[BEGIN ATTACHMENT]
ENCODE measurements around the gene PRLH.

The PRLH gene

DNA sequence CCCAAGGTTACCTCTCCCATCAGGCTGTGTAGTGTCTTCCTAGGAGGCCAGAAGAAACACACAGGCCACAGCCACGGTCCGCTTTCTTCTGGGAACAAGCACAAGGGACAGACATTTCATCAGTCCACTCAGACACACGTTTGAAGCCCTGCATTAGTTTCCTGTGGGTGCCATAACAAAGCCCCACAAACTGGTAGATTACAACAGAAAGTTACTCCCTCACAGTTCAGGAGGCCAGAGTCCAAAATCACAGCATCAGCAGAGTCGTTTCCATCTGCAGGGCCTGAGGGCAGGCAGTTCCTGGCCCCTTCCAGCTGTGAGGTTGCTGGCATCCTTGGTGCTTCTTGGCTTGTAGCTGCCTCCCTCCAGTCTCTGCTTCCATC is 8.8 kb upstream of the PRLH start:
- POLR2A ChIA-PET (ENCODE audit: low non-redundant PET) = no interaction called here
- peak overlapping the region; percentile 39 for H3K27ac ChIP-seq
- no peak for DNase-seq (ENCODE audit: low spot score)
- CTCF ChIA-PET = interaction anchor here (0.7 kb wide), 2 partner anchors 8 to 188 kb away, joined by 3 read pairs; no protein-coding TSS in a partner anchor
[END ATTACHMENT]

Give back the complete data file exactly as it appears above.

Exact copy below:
ENCODE measurements around the gene PRLH.

The PRLH gene

DNA sequence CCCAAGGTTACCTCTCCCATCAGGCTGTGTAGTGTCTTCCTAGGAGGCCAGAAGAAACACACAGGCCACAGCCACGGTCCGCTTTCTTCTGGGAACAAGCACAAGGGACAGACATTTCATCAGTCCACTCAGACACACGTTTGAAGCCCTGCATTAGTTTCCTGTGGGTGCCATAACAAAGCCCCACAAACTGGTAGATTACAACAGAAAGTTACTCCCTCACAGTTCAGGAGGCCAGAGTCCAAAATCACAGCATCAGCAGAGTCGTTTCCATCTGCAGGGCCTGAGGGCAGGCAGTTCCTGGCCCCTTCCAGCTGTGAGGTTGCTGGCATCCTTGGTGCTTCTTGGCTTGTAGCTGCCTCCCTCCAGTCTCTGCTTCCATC is 8.8 kb upstream of the PRLH start:
- POLR2A ChIA-PET (ENCODE audit: low non-redundant PET) = no interaction called here
- peak overlapping the region; percentile 39 for H3K27ac ChIP-seq
- no peak for DNase-seq (ENCODE audit: low spot score)
- CTCF ChIA-PET = interaction anchor here (0.7 kb wide), 2 partner anchors 8 to 188 kb away, joined by 3 read pairs; no protein-coding TSS in a partner anchor